Jerry Haden, career development manager, is one of several longtime friends of Lisa Rose, who now works at Gatehouse. Haden, former HR director for Saks Fifth Avenue in Texas, put her 40 years in HR to use, creating Gatehouse's HR Circle network of HR leaders. Nine Gatehouse members are unemployed, she said. Haden coaches members how to prepare resumes, burnish interview skills and search for jobs. She doesn't hunt jobs for them. "Finding them a job does not help them in the future; they might need to find a new job five years from now."
Emily Avedikian, director, Keeps Boutique
Sustainability: “I worry” Gatehouse’s leaders are working on sustainability. “I worry about it all the time,” Matt Rose says.
Gatehouse launched an endowment a few years ago with no public goal. “Our goal is to have it take half the operating burden,” now $4.5 million annually, Rose says. The Roses declined to say how much is in the endowment, launched with agreement it wouldn't be tapped for five years. It was formed with $16.4 million in contributions in 2013 and had $18.6 million in assets at the end of 2014, according to its 2015 IRS filing, the most recent available.
Other revenue streams are kicking in. Off-site childcare is one of Gatehouse’s largest costs – “and one of the top barriers that keep women from being self-supportive,” Lisa Rose says – and Gatehouse recently broke ground on a new on-site childcare academy that will comprise 50 percent Gatehouse children and 50 percent community. Premier Academy, a private Christan-based school with several locations in the region, will operate it. “The profit off the community kids should allow the Gatehouse kids to come in at half the expense,” Matt Rose says.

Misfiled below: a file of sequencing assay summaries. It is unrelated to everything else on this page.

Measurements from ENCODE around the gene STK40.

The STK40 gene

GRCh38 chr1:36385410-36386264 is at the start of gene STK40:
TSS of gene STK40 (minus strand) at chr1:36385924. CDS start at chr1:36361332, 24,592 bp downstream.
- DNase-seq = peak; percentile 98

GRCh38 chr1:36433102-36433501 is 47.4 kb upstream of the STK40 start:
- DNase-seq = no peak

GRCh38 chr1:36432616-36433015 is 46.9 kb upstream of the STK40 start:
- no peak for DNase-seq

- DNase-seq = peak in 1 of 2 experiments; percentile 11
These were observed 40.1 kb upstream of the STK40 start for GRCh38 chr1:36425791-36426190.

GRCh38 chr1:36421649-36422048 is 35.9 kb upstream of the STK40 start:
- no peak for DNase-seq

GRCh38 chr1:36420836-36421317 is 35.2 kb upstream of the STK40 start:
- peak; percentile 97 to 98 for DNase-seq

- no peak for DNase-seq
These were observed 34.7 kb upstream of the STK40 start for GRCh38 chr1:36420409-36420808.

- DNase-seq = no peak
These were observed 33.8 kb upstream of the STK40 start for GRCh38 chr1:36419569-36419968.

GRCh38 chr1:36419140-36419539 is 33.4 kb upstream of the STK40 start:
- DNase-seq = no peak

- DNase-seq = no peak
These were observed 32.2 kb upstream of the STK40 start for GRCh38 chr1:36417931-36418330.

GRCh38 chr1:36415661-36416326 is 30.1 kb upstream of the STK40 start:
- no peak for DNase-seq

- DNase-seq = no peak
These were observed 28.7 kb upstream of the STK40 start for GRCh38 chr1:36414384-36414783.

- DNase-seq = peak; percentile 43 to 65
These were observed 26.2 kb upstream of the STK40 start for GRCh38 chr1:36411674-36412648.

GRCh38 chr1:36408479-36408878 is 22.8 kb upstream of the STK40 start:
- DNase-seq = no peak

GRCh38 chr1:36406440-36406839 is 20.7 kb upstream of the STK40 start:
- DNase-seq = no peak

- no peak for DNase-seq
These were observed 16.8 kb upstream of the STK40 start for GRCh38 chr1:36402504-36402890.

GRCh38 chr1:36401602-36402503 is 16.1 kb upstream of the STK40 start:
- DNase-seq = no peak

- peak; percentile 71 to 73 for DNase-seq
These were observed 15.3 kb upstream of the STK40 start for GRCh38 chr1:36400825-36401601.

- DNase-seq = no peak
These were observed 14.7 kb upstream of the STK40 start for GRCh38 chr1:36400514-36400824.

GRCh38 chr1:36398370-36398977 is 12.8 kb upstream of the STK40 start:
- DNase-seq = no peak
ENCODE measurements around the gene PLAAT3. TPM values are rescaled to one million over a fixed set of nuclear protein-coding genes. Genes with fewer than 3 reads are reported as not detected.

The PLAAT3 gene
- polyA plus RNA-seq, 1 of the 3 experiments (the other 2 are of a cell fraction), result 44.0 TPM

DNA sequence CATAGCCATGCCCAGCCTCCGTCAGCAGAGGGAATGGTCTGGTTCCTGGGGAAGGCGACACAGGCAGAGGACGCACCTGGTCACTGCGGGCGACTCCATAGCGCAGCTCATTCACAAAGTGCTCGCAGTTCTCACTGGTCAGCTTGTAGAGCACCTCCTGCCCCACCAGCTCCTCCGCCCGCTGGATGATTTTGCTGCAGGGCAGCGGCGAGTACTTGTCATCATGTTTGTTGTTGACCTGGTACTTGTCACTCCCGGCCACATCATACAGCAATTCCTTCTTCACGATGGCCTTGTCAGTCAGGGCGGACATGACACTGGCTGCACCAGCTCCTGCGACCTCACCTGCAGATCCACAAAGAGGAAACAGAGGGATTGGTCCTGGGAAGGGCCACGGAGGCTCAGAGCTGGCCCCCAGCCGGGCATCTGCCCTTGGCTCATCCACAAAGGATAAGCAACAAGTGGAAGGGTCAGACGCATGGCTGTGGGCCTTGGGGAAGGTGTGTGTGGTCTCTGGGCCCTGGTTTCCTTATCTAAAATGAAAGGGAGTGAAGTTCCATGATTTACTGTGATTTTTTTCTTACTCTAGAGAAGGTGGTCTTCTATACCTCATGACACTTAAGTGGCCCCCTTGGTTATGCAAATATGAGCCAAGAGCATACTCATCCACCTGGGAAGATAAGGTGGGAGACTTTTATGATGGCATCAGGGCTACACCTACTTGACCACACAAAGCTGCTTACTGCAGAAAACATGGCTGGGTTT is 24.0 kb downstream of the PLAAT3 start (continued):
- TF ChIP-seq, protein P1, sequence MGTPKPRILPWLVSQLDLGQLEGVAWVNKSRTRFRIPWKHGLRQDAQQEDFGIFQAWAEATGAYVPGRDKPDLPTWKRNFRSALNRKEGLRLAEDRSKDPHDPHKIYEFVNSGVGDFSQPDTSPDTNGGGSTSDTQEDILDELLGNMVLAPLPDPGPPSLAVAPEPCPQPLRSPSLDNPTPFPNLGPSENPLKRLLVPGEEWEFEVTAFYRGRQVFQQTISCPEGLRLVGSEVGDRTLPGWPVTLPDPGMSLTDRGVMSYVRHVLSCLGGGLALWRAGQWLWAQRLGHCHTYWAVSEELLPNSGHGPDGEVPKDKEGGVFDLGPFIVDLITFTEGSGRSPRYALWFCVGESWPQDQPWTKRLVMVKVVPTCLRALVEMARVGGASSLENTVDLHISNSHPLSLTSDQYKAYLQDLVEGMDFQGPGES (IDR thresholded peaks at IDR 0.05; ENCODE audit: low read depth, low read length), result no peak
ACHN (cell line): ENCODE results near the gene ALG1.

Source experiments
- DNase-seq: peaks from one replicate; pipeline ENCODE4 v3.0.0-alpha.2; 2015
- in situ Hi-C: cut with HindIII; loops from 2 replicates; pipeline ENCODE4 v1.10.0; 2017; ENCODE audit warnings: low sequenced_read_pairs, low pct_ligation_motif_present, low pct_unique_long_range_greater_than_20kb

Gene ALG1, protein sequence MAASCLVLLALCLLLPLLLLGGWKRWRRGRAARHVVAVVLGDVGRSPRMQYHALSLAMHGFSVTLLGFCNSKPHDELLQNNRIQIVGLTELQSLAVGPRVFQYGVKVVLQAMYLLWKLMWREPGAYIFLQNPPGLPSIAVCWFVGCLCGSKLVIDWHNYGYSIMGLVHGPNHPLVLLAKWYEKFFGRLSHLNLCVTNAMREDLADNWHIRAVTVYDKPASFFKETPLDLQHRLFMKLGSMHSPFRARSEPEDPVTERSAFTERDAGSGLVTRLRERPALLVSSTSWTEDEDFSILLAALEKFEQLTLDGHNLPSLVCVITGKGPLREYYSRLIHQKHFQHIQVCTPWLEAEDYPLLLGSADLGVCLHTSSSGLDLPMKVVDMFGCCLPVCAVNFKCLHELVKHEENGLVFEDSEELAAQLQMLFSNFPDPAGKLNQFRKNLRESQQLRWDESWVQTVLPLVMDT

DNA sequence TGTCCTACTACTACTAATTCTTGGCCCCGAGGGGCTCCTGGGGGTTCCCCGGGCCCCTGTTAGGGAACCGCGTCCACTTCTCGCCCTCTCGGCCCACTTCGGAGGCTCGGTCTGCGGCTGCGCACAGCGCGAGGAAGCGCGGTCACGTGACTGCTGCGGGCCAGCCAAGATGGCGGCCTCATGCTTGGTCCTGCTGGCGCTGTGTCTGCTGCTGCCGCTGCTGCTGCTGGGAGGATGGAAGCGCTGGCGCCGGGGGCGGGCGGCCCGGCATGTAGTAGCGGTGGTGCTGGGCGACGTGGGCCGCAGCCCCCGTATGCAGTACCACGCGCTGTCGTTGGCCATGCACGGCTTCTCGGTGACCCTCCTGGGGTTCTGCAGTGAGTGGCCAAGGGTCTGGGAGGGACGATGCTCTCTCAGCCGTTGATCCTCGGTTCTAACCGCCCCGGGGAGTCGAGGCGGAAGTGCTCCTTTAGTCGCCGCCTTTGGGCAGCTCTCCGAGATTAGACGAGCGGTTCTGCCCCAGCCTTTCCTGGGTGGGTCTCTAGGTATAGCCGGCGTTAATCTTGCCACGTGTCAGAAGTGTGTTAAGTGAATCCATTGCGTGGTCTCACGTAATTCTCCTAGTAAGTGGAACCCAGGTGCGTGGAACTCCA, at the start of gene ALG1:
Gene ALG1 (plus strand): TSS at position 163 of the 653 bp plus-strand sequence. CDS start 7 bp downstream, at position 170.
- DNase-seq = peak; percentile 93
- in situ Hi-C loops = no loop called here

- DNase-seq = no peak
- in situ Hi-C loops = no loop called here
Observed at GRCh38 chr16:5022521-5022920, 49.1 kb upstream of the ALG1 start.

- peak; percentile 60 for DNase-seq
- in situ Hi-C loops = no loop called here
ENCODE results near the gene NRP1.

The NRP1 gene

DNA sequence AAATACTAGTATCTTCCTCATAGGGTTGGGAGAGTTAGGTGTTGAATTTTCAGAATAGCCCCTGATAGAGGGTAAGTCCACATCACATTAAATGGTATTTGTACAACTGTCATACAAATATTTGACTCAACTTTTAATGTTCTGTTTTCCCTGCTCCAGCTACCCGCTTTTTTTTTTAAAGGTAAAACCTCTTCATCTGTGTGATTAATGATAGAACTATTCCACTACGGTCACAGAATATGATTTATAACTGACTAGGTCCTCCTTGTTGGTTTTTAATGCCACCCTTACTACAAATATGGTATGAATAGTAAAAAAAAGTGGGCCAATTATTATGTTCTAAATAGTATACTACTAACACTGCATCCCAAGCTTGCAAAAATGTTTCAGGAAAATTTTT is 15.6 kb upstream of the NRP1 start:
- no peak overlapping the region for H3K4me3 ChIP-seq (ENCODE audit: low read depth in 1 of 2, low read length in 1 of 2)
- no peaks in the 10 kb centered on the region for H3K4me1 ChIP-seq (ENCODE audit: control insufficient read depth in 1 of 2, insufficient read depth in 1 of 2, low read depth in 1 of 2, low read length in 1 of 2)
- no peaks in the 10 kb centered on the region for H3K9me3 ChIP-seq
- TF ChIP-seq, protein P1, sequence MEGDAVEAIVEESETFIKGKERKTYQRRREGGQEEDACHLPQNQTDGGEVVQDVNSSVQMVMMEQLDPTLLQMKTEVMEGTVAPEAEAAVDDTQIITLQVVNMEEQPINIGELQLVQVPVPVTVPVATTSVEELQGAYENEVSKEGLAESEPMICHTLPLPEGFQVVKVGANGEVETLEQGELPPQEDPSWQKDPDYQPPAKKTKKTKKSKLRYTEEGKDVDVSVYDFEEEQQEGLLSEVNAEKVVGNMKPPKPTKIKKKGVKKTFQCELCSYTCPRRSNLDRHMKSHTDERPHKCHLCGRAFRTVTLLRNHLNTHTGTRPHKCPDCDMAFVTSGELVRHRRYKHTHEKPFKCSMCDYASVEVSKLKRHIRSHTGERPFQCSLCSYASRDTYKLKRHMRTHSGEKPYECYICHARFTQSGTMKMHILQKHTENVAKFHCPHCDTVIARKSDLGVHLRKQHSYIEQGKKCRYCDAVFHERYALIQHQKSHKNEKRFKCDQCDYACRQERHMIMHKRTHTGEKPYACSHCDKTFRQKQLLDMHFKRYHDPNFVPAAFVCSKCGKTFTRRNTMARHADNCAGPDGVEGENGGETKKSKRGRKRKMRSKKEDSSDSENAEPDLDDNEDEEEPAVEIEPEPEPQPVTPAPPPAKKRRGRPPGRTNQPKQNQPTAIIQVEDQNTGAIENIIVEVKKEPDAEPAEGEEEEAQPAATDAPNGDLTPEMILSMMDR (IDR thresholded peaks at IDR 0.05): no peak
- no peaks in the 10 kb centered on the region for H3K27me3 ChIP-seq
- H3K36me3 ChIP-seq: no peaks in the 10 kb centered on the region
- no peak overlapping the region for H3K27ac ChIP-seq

The academy will solve one problem. “We didn’t realize how many kids would be coming through this program,” he says. Not only did that result in higher-than-expected childcare costs, it also means a number of apartments designed for single members with no kids aren’t occupied.
Seventy of the 96 apartments are occupied; available units include ones for singles and families, Gatehouse said. Sixty-seven women and 98 children live at Gatehouse today. The population is about equally white, black and Hispanics, Lyons said.
Gatehouse also owns a commercial strip center on the property. When fully leased, “it may throw off a couple hundred thousand [dollars] a year to help,” Rose says.
Gatehouse has developed three major fundraising events annually that generate several hundred thousand dollars. Gatehouse also is interested in developing social enterprise on the property.
An old house Gatehouse owns could become home, for one, to a user like a coffee shop or store, Lisa Rose says. She’s looked at models like the noted Thistle Farms in Nashville, Tennessee, where women who’ve emerged from addiction, prostitution or trafficking are employed in social enterprises the organization owns, including a line of body and home products sold in Whole Foods stores.
Gatehouse is looking for an academic interested in analyzing outcomes, Matt Rose says. “The women here have a great opportunity to change their lives. The real thing is the kids. If those kids can get a foundation that prevents them from following in the cycles of abuse, that’s a huge deal.”
By: Kendall Louis